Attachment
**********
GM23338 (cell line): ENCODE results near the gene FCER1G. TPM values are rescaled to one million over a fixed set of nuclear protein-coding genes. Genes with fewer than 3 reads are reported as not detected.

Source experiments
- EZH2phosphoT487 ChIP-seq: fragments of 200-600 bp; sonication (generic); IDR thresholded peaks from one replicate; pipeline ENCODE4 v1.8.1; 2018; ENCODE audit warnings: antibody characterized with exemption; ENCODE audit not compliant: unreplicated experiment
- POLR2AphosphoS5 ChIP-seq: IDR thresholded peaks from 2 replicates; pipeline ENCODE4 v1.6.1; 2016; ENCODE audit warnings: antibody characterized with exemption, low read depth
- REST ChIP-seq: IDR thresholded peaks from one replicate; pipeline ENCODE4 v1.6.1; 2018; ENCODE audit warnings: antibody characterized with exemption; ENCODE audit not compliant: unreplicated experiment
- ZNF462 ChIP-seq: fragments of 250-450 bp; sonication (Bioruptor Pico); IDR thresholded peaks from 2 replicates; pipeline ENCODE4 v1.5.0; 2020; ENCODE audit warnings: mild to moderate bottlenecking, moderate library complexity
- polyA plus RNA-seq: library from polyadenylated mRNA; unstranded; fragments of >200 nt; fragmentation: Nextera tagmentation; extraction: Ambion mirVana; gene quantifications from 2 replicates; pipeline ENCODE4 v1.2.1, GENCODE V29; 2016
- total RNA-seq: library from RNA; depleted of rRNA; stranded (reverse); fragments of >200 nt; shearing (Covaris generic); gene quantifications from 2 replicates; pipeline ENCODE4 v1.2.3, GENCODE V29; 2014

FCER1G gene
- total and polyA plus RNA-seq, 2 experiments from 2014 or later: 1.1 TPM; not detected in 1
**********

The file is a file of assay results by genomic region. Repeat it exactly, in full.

GM23338 (cell line): ENCODE results near the gene FCER1G. TPM values are rescaled to one million over a fixed set of nuclear protein-coding genes. Genes with fewer than 3 reads are reported as not detected.

Source experiments
- EZH2phosphoT487 ChIP-seq: fragments of 200-600 bp; sonication (generic); IDR thresholded peaks from one replicate; pipeline ENCODE4 v1.8.1; 2018; ENCODE audit warnings: antibody characterized with exemption; ENCODE audit not compliant: unreplicated experiment
- POLR2AphosphoS5 ChIP-seq: IDR thresholded peaks from 2 replicates; pipeline ENCODE4 v1.6.1; 2016; ENCODE audit warnings: antibody characterized with exemption, low read depth
- REST ChIP-seq: IDR thresholded peaks from one replicate; pipeline ENCODE4 v1.6.1; 2018; ENCODE audit warnings: antibody characterized with exemption; ENCODE audit not compliant: unreplicated experiment
- ZNF462 ChIP-seq: fragments of 250-450 bp; sonication (Bioruptor Pico); IDR thresholded peaks from 2 replicates; pipeline ENCODE4 v1.5.0; 2020; ENCODE audit warnings: mild to moderate bottlenecking, moderate library complexity
- polyA plus RNA-seq: library from polyadenylated mRNA; unstranded; fragments of >200 nt; fragmentation: Nextera tagmentation; extraction: Ambion mirVana; gene quantifications from 2 replicates; pipeline ENCODE4 v1.2.1, GENCODE V29; 2016
- total RNA-seq: library from RNA; depleted of rRNA; stranded (reverse); fragments of >200 nt; shearing (Covaris generic); gene quantifications from 2 replicates; pipeline ENCODE4 v1.2.3, GENCODE V29; 2014

FCER1G gene
- total and polyA plus RNA-seq, 2 experiments from 2014 or later: 1.1 TPM; not detected in 1